Genetically Engineered Foods Which Support Your Pregnancy Health

Some of the healthiest foods that you can put into your body have been classified by food marketers as being, or containing, so-called “genetically-modified organisms (GMOs)” —one of the most thoughtless terms ever applied to food products. Devised to be somewhat synonymous with the phrase “genetically engineered”, the term GMO actually applies only to an arbitrary subset of genetically engineered goods, because the anti-“GMO” movement is not based on science and reason and thus does not keep up with the latest biotechnology. In previous posts, we have discussed the irrationality of so-called “non-GMO” food and some of the related genetic science, but here we’ll begin by noting that, in terms of what is actually present in foods that you can buy, the classification “GMO” really only applies to a handful of ingredients. Given the increased efficiency that genetic technology provides agriculture, resulting in a decreased carbon footprint (and thus less damage to our climate) and increased production of nutritious food compared with “conventional” agriculture, I anticipate and hope that the number of bioengineered products on your grocery list will increase in the years to come. For today, though, the goal is to discuss a few foods already on the market that contain “GMOs”, and that, consequently, are poo pooed by the promoters of food woo.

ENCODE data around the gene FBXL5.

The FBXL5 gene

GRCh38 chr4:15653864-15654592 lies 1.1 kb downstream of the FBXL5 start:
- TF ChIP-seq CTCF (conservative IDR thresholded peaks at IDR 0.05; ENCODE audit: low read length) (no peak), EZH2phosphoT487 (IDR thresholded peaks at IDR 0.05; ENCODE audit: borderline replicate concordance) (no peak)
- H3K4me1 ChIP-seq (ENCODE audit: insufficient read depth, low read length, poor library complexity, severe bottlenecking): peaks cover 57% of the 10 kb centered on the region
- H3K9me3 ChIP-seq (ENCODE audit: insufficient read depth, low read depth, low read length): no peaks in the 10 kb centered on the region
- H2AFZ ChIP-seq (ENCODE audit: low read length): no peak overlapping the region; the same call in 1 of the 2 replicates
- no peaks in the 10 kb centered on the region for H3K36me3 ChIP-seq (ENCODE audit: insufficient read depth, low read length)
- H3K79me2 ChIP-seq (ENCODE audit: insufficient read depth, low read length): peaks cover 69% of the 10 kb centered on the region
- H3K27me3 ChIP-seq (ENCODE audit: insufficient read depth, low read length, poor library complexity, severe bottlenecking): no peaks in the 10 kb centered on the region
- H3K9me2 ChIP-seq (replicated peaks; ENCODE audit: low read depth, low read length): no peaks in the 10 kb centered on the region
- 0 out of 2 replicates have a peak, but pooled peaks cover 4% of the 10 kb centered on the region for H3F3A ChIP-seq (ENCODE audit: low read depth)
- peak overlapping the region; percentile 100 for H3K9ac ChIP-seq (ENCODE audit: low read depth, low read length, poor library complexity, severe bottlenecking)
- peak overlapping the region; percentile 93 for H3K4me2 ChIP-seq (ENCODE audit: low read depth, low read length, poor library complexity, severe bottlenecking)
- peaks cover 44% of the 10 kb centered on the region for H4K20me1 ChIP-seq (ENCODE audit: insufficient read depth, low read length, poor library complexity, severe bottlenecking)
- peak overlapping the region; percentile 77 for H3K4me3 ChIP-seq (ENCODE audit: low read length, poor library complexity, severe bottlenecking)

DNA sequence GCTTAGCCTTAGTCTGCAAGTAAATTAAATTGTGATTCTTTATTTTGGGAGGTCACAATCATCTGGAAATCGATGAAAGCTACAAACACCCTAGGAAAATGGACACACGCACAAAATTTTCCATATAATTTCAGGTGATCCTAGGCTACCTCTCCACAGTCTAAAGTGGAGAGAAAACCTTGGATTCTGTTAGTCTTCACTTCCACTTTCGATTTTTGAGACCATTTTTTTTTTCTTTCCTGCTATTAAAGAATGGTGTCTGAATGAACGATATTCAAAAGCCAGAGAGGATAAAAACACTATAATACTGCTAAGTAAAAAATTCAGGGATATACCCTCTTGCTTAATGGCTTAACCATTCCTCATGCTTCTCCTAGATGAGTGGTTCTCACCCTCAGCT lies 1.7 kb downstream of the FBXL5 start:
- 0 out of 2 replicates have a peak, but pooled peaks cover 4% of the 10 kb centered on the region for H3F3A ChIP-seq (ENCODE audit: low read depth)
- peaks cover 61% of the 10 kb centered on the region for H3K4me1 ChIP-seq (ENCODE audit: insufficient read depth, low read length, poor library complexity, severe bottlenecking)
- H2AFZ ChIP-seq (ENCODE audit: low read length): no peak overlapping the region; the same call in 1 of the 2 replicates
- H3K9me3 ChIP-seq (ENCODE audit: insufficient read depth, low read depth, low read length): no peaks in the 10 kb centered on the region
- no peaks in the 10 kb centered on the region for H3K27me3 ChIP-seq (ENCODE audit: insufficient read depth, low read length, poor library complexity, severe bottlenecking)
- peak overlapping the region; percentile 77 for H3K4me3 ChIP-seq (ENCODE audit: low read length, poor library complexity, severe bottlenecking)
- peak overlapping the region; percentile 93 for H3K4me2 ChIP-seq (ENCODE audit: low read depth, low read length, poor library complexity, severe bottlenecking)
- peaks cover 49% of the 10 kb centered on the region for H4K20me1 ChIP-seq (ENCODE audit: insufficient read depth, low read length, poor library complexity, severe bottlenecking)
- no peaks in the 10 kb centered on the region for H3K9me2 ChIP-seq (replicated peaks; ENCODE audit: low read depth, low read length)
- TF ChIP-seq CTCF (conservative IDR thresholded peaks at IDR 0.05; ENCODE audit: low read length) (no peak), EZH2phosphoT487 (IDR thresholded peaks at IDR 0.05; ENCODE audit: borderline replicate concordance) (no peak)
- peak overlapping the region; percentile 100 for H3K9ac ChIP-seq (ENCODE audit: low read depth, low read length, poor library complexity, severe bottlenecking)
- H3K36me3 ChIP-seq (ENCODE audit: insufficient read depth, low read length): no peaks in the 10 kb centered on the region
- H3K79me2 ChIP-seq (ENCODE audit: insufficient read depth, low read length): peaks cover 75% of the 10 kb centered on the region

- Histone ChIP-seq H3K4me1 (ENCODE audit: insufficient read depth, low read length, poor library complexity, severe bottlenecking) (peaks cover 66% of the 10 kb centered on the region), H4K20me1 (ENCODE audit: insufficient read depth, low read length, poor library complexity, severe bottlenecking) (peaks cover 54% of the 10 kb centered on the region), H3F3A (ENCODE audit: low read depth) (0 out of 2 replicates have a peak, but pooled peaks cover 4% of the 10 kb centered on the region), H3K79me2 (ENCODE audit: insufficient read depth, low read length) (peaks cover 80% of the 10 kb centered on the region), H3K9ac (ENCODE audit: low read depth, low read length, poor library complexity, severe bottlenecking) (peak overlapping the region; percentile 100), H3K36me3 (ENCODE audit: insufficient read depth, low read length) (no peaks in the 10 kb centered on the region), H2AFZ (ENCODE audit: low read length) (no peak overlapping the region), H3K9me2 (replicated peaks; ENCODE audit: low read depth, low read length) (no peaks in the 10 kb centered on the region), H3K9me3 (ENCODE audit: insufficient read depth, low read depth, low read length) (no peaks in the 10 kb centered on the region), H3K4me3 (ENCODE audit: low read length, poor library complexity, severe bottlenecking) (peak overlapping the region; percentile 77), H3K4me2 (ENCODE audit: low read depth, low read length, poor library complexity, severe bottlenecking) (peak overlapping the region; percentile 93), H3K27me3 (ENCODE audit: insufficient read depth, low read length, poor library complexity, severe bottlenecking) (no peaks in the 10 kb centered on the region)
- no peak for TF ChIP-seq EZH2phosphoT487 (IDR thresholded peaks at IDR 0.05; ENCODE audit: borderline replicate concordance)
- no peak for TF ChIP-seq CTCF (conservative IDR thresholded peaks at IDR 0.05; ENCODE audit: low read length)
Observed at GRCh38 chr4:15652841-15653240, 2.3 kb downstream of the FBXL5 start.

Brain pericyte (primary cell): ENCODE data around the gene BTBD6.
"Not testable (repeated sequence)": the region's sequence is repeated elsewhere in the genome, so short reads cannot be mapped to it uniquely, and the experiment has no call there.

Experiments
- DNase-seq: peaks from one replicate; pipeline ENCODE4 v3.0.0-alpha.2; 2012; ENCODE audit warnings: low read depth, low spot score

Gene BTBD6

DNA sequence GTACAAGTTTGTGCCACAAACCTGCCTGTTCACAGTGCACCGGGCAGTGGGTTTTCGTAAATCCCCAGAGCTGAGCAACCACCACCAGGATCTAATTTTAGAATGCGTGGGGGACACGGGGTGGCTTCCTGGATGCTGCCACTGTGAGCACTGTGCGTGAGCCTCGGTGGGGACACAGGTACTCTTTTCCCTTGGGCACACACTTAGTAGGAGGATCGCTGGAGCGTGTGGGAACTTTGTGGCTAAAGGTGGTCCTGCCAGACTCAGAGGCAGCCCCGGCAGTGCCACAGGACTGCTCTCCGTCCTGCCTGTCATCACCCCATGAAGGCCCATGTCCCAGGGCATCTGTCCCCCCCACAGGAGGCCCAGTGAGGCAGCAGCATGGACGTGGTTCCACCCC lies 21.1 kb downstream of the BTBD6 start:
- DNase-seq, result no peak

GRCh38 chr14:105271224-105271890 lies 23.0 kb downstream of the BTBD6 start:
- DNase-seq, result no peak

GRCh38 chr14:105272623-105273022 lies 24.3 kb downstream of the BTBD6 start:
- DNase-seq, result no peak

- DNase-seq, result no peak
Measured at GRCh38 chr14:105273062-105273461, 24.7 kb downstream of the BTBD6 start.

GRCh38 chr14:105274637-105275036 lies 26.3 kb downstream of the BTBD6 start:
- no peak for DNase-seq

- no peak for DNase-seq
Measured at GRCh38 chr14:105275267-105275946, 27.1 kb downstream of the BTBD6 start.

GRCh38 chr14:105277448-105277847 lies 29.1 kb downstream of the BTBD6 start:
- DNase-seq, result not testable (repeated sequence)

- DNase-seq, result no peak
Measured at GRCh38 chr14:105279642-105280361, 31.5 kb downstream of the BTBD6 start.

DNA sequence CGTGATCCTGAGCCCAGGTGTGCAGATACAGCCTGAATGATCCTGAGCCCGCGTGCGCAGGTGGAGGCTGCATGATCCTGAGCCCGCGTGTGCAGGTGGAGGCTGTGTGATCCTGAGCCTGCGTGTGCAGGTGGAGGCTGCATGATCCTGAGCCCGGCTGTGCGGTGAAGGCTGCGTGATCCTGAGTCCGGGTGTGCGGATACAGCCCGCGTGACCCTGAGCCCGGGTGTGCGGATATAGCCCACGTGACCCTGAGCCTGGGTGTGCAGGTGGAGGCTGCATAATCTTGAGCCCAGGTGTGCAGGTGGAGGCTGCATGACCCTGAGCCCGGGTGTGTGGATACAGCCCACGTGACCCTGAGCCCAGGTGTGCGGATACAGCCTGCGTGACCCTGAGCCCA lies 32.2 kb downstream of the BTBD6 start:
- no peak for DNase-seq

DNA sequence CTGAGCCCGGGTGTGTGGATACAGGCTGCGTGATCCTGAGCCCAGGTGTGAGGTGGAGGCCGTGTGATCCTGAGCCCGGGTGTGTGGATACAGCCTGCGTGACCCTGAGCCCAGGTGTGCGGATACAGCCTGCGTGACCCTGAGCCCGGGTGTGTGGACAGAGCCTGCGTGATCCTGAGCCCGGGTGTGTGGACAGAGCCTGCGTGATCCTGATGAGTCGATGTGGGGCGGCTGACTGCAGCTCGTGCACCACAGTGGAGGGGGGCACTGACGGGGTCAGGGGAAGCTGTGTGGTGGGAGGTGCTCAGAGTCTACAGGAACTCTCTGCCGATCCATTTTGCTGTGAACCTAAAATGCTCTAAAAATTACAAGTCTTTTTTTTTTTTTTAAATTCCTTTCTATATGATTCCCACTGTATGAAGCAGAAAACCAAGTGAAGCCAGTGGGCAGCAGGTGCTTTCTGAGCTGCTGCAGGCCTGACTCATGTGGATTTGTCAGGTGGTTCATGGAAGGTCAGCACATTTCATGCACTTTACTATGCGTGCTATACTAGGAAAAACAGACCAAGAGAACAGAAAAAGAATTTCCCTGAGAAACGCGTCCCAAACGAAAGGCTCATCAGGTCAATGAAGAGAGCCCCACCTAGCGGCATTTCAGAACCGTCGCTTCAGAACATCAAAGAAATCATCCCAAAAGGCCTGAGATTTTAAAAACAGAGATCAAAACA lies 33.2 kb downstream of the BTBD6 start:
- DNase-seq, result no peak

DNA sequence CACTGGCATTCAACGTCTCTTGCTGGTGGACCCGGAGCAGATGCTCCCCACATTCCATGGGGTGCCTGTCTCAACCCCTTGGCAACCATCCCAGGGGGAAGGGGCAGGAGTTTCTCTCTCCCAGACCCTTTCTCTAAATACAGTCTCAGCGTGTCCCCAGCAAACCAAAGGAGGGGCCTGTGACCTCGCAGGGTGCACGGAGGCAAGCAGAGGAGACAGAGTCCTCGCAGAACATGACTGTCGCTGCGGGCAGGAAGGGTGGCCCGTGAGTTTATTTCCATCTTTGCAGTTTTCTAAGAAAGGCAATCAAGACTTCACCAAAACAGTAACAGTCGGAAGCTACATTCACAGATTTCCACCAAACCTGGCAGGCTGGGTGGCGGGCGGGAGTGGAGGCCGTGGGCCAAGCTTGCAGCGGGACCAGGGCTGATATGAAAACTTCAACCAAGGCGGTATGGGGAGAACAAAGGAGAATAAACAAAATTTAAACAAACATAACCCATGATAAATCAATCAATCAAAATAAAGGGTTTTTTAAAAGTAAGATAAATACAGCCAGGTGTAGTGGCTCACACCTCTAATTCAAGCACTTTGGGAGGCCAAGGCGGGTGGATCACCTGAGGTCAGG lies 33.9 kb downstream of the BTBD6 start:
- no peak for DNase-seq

Rather than telling you merely that genetically engineered foods merely are safe, I will tell you that the genetically engineered foods that are approved and available for you to buy are excellent — a theme on which I touched in a previous discussion about Golden Rice, which was created through genetic engineering to save the eyesight and lives of millions of people, including many children, whose diets lack beta carotene. Many foods that are not “non-GMO” are foods that you should eat as part of a nutritious diet to promote a healthy pregnancy. While there are also many foods, notably in the processed food section, that are best avoided and happen to include “GMOs”, the bioengineered content is not the reason to avoid them. Similarly, among the various processed foods that are labeled as “non-GMO” (a label whose presence, by the way, correlates very inconsistently with the amounts of “GMO” content in the food, but we’ll save this issue for another post), some of them can be less healthy than their GMO alternatives. This can happen, if, for instance, if a serving of the “non-GMO” product contains more sugar, more sodium, or more saturated fat, or less omega-3 fat or less monounsaturated fat, compared with the comparable processed food that does not have the “non-GMO” label. With this perspective in mind, let’s take a look at a few foods that fall unequivocally under the umbrella of GMOs (for lack of a better term) and are wonderful for health and to eat while you are pregnant.